‘BEH to inspect Guma Hustisia for mold’


The Bureau of Environmental Health is expected to inspect the Guma Hustisia building in Susupe for mold today, Monday, according to a source.

This developed as the Guma Hustitisia or the House of Justice building will remain closed to the public today, Monday, reportedly due to air-conditioning system failure. Court hearings and other public services are being done in alternative locations.

The source, who requested anonymity, said BEH personnel will bring test kits and other tools needed for the inspection.

The source said the same BEH personnel made an initial visit at Guma Hustisia last week. The bureau is a branch of the Commonwealth Healthcare Corp.

With the Guma Hustisia closed to the public since last March 16, the Superior Court is holding hearings in a small room at the Pedro P. Tenorio Multi-Purpose Center and at the Department of Public Safety’s training offices.

The U.S. District Court for the NMI in Garapan and the Department of Public Safety’s training offices in Susupe have also been designated as temporary court locations.

Chief Justice Alexandro C. Castro and Presiding Judge Roberto C. Naraja last week said the air-conditioning system at the Guma Hustisia is temporarily online, but repair and monitoring efforts continue, along with testing and manual assessments for the system’s temperature controls and its impact on office readiness.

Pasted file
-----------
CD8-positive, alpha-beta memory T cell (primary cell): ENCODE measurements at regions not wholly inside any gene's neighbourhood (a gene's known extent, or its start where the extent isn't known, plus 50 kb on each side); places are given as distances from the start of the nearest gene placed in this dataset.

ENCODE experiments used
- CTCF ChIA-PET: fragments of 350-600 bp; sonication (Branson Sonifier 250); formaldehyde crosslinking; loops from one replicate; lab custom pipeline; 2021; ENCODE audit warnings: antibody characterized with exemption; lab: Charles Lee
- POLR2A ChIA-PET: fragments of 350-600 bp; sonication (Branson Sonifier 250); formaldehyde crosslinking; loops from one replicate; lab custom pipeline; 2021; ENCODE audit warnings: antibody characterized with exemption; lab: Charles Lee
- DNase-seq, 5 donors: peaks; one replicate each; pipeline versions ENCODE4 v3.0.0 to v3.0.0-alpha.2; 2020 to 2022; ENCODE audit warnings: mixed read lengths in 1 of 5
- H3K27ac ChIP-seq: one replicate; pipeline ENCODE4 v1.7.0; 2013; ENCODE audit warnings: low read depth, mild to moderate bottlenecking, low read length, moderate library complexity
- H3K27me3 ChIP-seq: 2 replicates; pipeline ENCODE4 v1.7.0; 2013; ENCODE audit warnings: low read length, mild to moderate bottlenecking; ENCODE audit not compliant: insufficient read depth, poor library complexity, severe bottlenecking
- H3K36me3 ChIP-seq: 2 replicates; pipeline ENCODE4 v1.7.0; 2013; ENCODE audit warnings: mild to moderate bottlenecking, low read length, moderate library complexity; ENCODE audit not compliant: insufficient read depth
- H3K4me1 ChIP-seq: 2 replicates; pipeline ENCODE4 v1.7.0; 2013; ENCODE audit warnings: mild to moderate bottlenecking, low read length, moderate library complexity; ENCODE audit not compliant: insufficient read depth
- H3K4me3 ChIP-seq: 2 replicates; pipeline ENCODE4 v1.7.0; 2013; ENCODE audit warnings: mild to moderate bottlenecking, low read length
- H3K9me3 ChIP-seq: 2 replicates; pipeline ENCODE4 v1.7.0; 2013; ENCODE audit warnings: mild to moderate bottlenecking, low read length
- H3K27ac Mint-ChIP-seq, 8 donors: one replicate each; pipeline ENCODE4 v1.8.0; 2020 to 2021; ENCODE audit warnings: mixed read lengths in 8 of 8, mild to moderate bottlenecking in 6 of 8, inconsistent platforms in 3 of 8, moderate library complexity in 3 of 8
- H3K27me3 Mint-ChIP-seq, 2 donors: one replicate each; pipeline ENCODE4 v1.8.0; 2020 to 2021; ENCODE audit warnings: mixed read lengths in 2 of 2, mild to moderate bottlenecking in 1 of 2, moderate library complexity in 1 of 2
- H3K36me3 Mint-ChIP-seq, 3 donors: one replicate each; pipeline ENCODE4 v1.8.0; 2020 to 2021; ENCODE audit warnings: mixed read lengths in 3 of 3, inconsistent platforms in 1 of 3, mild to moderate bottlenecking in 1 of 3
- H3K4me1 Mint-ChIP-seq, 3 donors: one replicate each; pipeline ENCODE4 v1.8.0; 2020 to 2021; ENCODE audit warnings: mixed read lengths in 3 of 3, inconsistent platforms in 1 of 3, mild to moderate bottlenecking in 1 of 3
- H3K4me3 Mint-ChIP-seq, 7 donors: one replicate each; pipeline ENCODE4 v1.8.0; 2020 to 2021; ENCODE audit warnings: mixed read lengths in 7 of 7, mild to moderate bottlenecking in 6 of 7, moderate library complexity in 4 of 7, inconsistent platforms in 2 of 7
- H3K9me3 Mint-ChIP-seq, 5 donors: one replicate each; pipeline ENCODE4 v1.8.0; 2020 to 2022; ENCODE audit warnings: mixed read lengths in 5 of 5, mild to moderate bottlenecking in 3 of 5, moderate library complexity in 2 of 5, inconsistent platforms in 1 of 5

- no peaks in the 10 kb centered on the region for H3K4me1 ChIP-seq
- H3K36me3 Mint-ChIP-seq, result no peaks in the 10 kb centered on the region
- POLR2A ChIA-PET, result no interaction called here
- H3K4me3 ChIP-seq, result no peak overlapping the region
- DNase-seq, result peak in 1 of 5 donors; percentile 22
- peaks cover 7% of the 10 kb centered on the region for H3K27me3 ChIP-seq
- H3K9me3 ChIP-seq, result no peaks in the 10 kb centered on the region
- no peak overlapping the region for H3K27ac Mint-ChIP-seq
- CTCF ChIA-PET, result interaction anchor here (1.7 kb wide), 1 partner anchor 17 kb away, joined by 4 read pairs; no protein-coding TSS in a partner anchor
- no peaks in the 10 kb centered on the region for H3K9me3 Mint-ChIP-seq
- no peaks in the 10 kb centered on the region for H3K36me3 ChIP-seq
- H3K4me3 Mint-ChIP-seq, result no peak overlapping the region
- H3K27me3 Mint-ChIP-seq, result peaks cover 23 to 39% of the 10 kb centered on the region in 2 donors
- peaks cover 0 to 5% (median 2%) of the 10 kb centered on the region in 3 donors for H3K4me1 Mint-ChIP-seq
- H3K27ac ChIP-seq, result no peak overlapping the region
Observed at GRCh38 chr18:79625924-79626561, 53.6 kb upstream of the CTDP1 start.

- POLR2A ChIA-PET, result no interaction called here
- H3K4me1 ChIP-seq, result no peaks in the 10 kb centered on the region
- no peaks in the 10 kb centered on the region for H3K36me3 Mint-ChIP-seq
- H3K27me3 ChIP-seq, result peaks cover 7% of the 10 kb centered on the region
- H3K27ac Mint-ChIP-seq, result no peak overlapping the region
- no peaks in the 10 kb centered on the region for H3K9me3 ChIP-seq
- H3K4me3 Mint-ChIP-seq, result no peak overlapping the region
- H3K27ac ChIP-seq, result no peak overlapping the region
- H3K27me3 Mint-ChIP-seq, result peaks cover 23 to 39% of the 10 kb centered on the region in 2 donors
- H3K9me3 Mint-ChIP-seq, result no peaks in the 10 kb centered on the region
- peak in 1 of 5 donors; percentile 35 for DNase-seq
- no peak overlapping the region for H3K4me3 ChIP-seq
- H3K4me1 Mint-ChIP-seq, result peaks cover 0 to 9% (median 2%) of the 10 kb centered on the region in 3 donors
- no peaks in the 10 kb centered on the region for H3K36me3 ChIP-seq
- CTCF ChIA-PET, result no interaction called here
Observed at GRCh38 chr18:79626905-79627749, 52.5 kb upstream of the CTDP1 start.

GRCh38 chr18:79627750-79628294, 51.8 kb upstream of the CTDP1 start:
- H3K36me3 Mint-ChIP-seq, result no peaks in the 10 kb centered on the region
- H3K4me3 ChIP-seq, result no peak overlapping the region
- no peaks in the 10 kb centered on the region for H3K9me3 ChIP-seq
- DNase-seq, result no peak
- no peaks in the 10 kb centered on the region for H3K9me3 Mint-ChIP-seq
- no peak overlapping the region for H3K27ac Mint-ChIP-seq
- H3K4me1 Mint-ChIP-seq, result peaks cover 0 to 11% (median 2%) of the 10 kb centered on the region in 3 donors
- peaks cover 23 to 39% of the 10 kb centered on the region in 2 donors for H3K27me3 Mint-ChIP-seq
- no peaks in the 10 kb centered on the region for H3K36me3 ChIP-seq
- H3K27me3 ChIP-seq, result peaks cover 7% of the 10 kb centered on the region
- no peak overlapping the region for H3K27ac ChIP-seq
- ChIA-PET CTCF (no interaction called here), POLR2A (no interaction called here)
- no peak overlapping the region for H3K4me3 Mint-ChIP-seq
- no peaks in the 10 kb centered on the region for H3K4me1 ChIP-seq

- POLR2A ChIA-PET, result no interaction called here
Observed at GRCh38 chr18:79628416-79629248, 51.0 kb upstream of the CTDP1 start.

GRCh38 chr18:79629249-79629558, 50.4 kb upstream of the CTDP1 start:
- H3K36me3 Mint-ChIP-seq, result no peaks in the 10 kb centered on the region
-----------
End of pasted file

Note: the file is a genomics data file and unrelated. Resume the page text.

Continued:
Castro and Naraja said BEH will be performing assessments in various office and courtroom spaces for health and safety assurance standards.

According to the Commonwealth Healthcare Corp.’s website, BEH’s goal is to ensure the protection of the public and consumers against adverse effects that may result from hazardous environmental health and unsanitary conditions.

Castro and Naraja disclosed that a mold remediation assessment has recently commenced to assist in long-term planning.

“The potential impact from the rise in temperature and lack of air circulation, caused by the recent air-conditioning system malfunction, is being closely observed and monitored,” they said.

A source earlier disclosed that it’s not just the air-conditioning system, but possibly a serious mold problem that’s affecting the system.

A Saipan Tribune inquiry about the alleged possible mold problem has not been responded to.

Ferdie De La Torre | Reporter
Ferdie Ponce de la Torre is a senior reporter of Saipan Tribune. He has a bachelor’s degree in journalism and has covered all news beats in the CNMI. He is a recipient of the CNMI Supreme Court Justice Award. Contact him at ferdie_delatorre@Saipantribune.com

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